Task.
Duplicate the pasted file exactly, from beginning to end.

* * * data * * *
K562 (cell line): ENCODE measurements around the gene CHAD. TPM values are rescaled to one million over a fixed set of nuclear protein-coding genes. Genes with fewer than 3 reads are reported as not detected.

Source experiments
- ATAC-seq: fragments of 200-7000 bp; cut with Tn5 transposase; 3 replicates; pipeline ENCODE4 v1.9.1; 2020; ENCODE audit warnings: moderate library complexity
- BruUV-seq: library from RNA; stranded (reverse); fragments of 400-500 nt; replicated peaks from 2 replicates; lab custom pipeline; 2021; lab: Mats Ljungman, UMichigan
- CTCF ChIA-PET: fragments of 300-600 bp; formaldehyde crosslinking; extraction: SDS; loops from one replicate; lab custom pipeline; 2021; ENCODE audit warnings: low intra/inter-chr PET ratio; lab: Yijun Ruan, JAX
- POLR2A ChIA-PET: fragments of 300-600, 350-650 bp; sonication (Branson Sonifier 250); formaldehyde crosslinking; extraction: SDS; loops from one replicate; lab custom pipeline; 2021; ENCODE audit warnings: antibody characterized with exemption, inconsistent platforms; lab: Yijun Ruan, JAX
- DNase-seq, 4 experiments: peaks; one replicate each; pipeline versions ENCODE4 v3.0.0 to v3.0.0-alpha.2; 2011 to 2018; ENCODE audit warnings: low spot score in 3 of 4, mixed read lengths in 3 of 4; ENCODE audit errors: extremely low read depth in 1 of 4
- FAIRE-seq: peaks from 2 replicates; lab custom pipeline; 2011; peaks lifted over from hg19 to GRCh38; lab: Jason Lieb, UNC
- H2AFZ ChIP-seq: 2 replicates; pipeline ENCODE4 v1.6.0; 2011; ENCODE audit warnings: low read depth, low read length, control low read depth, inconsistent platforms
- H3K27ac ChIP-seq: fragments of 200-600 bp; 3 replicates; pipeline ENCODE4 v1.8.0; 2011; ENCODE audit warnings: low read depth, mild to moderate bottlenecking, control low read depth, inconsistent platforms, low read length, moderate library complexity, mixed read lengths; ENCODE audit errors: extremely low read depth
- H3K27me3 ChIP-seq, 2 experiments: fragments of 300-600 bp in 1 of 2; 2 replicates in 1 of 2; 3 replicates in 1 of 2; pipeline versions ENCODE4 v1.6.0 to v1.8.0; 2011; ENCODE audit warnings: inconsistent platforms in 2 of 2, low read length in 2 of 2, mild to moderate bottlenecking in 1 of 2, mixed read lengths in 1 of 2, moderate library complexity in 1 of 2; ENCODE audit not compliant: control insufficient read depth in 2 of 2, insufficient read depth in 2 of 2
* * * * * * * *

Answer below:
K562 (cell line): ENCODE measurements around the gene CHAD. TPM values are rescaled to one million over a fixed set of nuclear protein-coding genes. Genes with fewer than 3 reads are reported as not detected.

Source experiments
- ATAC-seq: fragments of 200-7000 bp; cut with Tn5 transposase; 3 replicates; pipeline ENCODE4 v1.9.1; 2020; ENCODE audit warnings: moderate library complexity
- BruUV-seq: library from RNA; stranded (reverse); fragments of 400-500 nt; replicated peaks from 2 replicates; lab custom pipeline; 2021; lab: Mats Ljungman, UMichigan
- CTCF ChIA-PET: fragments of 300-600 bp; formaldehyde crosslinking; extraction: SDS; loops from one replicate; lab custom pipeline; 2021; ENCODE audit warnings: low intra/inter-chr PET ratio; lab: Yijun Ruan, JAX
- POLR2A ChIA-PET: fragments of 300-600, 350-650 bp; sonication (Branson Sonifier 250); formaldehyde crosslinking; extraction: SDS; loops from one replicate; lab custom pipeline; 2021; ENCODE audit warnings: antibody characterized with exemption, inconsistent platforms; lab: Yijun Ruan, JAX
- DNase-seq, 4 experiments: peaks; one replicate each; pipeline versions ENCODE4 v3.0.0 to v3.0.0-alpha.2; 2011 to 2018; ENCODE audit warnings: low spot score in 3 of 4, mixed read lengths in 3 of 4; ENCODE audit errors: extremely low read depth in 1 of 4
- FAIRE-seq: peaks from 2 replicates; lab custom pipeline; 2011; peaks lifted over from hg19 to GRCh38; lab: Jason Lieb, UNC
- H2AFZ ChIP-seq: 2 replicates; pipeline ENCODE4 v1.6.0; 2011; ENCODE audit warnings: low read depth, low read length, control low read depth, inconsistent platforms
- H3K27ac ChIP-seq: fragments of 200-600 bp; 3 replicates; pipeline ENCODE4 v1.8.0; 2011; ENCODE audit warnings: low read depth, mild to moderate bottlenecking, control low read depth, inconsistent platforms, low read length, moderate library complexity, mixed read lengths; ENCODE audit errors: extremely low read depth
- H3K27me3 ChIP-seq, 2 experiments: fragments of 300-600 bp in 1 of 2; 2 replicates in 1 of 2; 3 replicates in 1 of 2; pipeline versions ENCODE4 v1.6.0 to v1.8.0; 2011; ENCODE audit warnings: inconsistent platforms in 2 of 2, low read length in 2 of 2, mild to moderate bottlenecking in 1 of 2, mixed read lengths in 1 of 2, moderate library complexity in 1 of 2; ENCODE audit not compliant: control insufficient read depth in 2 of 2, insufficient read depth in 2 of 2